Carlos Hall

Carlos Hall

Fine Arts represents
Carlos Hall

New Mexico 1928-1997

Carlos Halls name is associated with bold, vigorous color reflective of the people and landscapes of New Mexico. Of his exuberance with color, one of his peers said that “Carlos could find color under a stone.”

Anyone familiar with Halls artwork knows that his pieces are linked to his strong New Mexico heritage. He was raised in the eastern New Mexico border town of Clovis by his great aunt, Nelle, and great uncle, Charles Scheurich. Through this uncle, Hall is descended from both Charles Bent, the first Civil Governor of the New Mexico territory, and to Kit Carson. In fact, Carson died in the arms of Scheurichs father, and Hall possesses the last correspondence of Carson. Halls great grandfather was a cowboy during the great cattle drives of the 1870s. From his great aunt and uncle, whose family home was in Taos, Hall learned the language, chants and dances of the Taos Pueblo Indians.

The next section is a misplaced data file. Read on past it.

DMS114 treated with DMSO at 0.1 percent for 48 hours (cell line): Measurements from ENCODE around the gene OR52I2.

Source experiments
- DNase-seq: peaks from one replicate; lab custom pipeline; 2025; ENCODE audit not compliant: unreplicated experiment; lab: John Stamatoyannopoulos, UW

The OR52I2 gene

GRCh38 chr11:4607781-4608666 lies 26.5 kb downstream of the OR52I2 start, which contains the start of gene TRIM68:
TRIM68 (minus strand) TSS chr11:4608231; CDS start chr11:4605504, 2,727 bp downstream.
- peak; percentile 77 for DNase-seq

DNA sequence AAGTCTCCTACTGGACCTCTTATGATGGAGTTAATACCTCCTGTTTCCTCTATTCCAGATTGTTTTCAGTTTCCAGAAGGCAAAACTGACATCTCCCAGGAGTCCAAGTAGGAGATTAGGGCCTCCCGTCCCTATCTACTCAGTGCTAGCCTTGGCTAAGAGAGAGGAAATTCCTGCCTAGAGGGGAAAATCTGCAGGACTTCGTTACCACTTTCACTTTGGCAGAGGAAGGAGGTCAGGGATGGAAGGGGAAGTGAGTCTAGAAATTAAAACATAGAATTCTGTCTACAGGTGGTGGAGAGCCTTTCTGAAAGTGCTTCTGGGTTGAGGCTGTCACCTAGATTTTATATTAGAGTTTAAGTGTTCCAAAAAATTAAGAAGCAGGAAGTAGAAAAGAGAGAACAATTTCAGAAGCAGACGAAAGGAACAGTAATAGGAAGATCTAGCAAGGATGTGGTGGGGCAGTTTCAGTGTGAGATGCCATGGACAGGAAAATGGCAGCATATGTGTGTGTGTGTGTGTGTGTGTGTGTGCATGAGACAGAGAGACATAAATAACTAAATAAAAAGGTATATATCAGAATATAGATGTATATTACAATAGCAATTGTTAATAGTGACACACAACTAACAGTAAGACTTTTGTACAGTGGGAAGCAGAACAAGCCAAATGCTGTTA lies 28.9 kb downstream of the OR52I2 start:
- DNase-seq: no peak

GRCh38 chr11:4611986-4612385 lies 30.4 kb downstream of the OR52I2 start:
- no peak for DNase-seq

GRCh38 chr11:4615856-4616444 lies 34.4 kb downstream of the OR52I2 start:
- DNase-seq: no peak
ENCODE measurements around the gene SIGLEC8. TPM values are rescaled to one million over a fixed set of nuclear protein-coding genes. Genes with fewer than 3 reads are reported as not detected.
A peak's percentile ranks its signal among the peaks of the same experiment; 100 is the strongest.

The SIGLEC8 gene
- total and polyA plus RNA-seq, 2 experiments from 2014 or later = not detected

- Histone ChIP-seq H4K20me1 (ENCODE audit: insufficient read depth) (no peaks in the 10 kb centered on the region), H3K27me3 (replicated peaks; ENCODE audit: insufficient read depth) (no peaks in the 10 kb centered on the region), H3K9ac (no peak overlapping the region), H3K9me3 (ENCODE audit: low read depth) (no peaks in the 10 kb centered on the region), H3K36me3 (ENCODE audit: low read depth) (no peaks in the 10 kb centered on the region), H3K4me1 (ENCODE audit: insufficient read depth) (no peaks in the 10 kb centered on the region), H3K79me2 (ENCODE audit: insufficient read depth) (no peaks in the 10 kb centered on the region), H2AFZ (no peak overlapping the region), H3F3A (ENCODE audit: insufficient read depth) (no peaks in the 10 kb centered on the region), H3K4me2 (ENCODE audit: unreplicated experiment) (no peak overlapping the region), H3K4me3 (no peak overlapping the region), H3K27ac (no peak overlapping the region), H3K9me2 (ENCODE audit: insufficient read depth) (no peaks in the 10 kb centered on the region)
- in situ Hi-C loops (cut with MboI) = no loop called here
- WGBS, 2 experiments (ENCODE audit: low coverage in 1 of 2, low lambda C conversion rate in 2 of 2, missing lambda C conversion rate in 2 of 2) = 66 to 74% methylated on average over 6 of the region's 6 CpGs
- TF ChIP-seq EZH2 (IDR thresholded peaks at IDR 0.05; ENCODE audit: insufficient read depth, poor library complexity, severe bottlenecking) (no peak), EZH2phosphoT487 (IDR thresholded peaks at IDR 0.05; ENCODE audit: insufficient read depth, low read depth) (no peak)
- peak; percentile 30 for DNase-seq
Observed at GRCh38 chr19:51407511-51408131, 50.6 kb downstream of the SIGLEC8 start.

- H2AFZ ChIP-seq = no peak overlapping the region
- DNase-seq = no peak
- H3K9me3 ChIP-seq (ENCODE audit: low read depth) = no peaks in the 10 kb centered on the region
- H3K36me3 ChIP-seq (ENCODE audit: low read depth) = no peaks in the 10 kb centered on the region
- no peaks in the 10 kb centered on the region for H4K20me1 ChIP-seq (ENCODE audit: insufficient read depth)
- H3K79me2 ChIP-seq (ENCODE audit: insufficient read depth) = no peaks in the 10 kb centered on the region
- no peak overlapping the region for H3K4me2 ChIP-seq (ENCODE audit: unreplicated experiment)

Hall is particularly fascinated by the blanketed Taos Pueblo Indians. According to a Southwest Art magazine feature article, December 1986: “The folds of their blankets became a magnet that attracted Hall to the patterns that he found repeated in the mountains surrounding the valley. It would become a motif that would continue in his art, even to the present day.” These motifs of dazzling color and design appear in his landscapes of the nearby Rio Grande Valley and those of places further away in western New Mexico and Arizona.

Paintings by Carlos Hall, "Ranchos De Taos"

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